The Ebola virus is leaving an indelible mark on survivors. Emerging findings, amassed by tracking unprecedented numbers of people who recovered from the disease in west Africa, suggest it causes joint pain in about half of Ebola survivors and often leads to vision problems. Meanwhile other research indicates that survivors who were pregnant when they were infected can pass the virus to the fetus. The virus has also been detected in the placenta. And semen may contain Ebola longer than was previously thought. Such discoveries are giving healthcare workers and researchers new insights into how to care for the thousands of people who survived this year’s outbreak and into potential risks for their communities.

The semen results, although preliminary, are particularly intriguing. Traces of the virus have been found in semen 284 days after infection, according to new research unveiled by the World Health Organization on August 7. The study, which included semen samples of about 100 Ebola survivors in Sierra Leone, will be submitted for peer review publication next week.

Earlier work showed that the Ebola virus persists in the testes of survivors and can be isolated from semen for up to 82 days after the onset of symptoms. More recently, traces of Ebola’s genetic material – nucleic acids – were detected in semen 199 days after the patient became symptomatic, long after he had recovered from the disease. That genetic material is a sign that virus is present but does not necessarily mean its infectious and could pass from one person to another; a whole functioning virus is needed for that. The new work, like the 199 day finding, looked at nucleic acids and thus does not conclusively prove that the virus in semen can spread disease for 284 days.

Consequently, WHO researchers plan to try to isolate the viral samples from the semen used in the study to determine if the virus is live and capable of infecting other patients. Such testing is challenging technically and requires a high-level biosafety laboratory not available in west Africa, so the samples will need to be sent to a BSL4-level laboratory, says Daniel Bausch, a physician on WHO’s Clinical Care Team for Ebola.

WHO already urges male Ebola survivors who do not know the status of their semen to abstain from sex or use condoms when engaging in sexual activity for at least six months. But the latest data raise the question of whether six months is long enough.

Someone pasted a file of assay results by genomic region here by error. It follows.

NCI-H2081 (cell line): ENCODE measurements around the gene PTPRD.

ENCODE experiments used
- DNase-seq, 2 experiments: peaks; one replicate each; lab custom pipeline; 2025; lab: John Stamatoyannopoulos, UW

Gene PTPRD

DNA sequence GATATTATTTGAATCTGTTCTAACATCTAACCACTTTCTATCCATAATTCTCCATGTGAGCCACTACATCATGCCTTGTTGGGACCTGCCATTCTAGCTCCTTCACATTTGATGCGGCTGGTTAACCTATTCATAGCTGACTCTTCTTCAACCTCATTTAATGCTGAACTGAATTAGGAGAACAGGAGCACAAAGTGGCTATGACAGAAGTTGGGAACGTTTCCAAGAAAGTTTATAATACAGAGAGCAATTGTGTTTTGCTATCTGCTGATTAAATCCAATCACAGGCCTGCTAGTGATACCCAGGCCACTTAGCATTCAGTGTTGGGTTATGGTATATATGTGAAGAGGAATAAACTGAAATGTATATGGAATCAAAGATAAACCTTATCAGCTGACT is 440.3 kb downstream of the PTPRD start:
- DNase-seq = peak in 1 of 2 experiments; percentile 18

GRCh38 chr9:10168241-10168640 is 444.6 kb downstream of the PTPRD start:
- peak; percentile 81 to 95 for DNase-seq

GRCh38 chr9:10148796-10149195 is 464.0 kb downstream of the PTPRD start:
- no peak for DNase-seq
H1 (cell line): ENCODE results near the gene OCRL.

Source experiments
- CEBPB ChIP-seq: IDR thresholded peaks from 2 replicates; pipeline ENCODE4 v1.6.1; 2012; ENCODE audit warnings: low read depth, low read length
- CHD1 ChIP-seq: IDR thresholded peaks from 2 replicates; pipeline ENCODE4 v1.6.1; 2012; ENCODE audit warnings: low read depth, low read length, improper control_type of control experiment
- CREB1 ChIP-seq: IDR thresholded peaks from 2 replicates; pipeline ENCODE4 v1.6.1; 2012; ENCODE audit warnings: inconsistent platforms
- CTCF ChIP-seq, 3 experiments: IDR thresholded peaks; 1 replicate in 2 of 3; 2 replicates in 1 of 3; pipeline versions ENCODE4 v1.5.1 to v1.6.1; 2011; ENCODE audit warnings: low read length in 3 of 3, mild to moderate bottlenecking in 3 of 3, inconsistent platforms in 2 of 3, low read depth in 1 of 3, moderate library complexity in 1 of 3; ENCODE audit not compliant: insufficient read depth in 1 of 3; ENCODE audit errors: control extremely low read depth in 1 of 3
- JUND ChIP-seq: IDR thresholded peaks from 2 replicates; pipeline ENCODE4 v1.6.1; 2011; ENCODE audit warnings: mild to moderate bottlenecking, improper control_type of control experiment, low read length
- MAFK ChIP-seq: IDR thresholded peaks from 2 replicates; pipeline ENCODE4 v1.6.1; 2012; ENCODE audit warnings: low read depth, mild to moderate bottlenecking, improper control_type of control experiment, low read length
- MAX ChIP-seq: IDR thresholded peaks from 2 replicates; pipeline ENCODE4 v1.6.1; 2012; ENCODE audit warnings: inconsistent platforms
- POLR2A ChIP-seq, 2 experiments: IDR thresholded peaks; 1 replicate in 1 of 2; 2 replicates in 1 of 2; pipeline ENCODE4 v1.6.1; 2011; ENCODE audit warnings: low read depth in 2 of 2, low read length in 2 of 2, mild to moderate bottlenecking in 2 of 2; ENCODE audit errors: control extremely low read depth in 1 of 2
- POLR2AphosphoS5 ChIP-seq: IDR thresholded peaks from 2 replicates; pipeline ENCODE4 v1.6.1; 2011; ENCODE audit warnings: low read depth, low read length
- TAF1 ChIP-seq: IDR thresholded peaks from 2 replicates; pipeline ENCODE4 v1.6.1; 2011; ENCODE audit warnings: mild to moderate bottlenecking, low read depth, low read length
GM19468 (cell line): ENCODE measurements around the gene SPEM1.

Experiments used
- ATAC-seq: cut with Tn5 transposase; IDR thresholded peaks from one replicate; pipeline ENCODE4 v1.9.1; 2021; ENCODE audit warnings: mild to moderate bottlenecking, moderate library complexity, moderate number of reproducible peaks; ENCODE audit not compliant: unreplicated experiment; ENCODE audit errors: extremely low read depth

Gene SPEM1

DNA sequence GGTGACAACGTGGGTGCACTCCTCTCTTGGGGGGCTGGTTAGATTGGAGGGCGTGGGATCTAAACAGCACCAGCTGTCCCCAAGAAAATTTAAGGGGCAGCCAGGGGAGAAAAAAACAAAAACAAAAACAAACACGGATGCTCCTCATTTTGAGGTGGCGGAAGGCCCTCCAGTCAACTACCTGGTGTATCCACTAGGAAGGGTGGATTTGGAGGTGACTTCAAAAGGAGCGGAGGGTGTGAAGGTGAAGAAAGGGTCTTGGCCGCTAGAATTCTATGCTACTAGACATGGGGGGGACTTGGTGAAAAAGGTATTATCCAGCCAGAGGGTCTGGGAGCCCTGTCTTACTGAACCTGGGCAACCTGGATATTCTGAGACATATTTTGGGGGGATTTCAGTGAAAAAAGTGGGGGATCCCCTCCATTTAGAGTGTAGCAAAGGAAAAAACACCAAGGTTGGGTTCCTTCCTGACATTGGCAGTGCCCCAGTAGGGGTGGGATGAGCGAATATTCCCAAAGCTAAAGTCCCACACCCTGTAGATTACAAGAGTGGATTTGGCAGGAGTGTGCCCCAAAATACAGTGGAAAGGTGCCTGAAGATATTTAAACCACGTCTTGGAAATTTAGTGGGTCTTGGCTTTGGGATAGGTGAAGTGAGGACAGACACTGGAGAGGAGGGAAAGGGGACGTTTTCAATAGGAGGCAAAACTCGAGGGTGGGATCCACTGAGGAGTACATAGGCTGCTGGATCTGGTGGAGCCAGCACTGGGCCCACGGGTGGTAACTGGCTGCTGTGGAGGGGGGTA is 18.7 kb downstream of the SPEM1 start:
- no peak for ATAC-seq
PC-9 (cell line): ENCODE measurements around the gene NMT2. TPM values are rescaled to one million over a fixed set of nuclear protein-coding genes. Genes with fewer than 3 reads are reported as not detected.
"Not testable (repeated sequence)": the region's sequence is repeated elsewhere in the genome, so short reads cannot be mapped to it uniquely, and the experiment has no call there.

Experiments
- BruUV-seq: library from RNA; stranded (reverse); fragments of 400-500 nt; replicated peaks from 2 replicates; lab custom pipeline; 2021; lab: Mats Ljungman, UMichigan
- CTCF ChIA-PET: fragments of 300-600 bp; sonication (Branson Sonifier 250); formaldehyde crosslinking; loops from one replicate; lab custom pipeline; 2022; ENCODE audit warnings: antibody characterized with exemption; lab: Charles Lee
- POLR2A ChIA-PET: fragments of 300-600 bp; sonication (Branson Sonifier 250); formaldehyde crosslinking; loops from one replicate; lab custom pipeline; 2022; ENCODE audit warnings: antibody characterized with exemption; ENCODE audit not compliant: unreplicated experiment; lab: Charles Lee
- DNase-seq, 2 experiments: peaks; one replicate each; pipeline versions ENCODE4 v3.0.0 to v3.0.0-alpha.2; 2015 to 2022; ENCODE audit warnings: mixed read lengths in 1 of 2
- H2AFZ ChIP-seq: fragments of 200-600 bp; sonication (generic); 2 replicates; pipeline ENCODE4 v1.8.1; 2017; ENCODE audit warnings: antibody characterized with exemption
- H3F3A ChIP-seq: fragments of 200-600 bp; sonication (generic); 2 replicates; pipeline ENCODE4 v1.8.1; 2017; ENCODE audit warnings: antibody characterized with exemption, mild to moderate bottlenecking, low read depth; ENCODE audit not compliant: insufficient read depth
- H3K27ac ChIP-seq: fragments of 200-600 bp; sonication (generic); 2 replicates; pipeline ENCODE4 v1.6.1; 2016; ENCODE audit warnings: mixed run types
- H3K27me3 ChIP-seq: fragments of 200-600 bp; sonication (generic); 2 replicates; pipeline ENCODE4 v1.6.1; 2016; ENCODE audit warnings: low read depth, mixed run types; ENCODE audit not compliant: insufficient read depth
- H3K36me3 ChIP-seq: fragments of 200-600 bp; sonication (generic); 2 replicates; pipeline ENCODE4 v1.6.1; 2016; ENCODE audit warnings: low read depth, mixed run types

So far, no definitive cases of Ebola infection via sexual activity have been identified, but some have been suspected. One possible case, documented by the U.S. Centers for Disease Control and Prevention, was reported in Liberia earlier this year. In that instance, a woman infected with the virus only had one known link to Ebola: unprotected vaginal intercourse with a survivor.

WHO is already recommending the rollout of a national semen screening program in Sierra Leone and other Ebola-affected nations to help Ebola survivors avoid transmitting the virus, as well as behavioral counseling for male survivors.

Globally, there are roughly 13,000 Ebola survivors from this outbreak, says Anders Nordström, the WHO representative in Sierra Leone. “We are just at the beginning of the long, hard road” of understanding the health needs of survivors, he says.

Joint pain is another side effect demanding attention. “This can be very debilitating and a serious problem preventing people from going back to work and providing for their families,” says Bausch. The cause of the pain and why it is so common are mysteries: the virus has been found in the eyes of survivors, which could explain their vision problems, but none has been found in joints so far. Instead, it is possible that the virus triggers some sort of inflammatory response but researchers are still hunting for answers. In the case of vision impairment, which can include blindness, early medical attention such as topical medication and steroids can frequently prevent vision loss. Yet Sierra Leone only has two formally trained ophthalmologists, Bausch says.

It is not only the survivors themselves who need to be considered. Even when pregnant women manage to survive Ebola, their infants are often born disfigured and none live more than a few days. Although these women test negative for Ebola and appear disease-free, the virus still persists within the infant’s body and the placenta. “That has consequences for the potential reintroduction of the virus for people attending that birth,” says Bausch. Researchers still do not know if the virus found in those infants is infectious. Going forward, beyond explaining the medical problems facing Ebola survivors, researchers are eager to figure out how to remove the virus from areas of the body where it persists.